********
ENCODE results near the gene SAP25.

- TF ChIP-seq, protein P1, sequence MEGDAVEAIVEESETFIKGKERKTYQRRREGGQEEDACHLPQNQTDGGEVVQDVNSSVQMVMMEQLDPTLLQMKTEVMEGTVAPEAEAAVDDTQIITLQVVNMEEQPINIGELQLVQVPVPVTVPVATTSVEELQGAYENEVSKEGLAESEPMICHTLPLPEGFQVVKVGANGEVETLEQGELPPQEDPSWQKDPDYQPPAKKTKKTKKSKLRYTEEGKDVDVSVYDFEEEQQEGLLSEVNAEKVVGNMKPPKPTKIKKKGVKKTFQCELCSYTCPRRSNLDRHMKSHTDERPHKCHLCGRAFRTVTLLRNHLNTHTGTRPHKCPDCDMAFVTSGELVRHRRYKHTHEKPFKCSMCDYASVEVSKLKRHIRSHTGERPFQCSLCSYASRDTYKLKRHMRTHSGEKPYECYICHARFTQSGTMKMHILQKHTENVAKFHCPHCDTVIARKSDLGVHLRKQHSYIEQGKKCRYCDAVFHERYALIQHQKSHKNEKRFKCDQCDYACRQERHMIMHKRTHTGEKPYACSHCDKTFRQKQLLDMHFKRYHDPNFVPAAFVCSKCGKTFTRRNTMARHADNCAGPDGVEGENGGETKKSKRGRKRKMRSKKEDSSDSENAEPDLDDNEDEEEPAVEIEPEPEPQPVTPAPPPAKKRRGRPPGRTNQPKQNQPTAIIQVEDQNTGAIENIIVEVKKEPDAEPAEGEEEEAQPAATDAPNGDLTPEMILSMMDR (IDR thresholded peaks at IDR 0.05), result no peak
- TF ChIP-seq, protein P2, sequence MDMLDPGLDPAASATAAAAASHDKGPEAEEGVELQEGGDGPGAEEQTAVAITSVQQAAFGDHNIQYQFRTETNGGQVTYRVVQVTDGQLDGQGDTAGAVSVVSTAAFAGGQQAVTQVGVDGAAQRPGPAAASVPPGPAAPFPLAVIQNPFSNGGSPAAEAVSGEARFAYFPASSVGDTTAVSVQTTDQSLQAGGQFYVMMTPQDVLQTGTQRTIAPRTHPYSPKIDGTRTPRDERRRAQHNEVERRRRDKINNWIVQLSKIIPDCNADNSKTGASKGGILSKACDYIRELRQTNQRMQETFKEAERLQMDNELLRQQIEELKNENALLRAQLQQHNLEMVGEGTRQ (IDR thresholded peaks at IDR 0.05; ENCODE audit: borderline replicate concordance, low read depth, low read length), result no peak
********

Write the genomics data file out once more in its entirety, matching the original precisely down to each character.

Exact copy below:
ENCODE results near the gene SAP25.

- TF ChIP-seq, protein P1, sequence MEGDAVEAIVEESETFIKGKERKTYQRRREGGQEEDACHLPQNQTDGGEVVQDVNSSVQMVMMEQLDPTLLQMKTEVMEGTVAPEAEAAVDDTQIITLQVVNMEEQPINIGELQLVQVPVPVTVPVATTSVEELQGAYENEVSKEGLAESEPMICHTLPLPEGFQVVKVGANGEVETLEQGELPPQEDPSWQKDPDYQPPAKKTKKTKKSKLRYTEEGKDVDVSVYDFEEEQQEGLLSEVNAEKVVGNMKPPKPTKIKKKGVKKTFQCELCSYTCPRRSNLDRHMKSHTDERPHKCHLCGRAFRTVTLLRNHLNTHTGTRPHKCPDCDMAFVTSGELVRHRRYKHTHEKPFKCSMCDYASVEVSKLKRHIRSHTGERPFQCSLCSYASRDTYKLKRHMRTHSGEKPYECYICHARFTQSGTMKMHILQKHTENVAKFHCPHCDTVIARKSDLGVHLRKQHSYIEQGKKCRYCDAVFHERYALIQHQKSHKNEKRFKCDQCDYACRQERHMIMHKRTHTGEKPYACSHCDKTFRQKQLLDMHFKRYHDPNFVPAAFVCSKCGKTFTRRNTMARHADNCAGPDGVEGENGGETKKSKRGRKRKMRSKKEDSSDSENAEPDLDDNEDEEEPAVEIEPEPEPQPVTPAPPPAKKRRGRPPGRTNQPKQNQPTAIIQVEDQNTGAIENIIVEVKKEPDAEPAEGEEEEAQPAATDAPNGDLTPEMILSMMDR (IDR thresholded peaks at IDR 0.05), result no peak
- TF ChIP-seq, protein P2, sequence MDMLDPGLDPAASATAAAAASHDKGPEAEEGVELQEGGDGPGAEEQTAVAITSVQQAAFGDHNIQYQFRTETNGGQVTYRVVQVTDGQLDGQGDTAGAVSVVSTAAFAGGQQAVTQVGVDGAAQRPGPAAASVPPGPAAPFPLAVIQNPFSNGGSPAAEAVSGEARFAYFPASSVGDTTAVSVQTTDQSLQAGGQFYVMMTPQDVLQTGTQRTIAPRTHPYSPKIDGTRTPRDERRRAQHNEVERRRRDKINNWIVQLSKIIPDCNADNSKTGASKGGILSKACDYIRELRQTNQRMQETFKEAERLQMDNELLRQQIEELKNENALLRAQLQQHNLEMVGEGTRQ (IDR thresholded peaks at IDR 0.05; ENCODE audit: borderline replicate concordance, low read depth, low read length), result no peak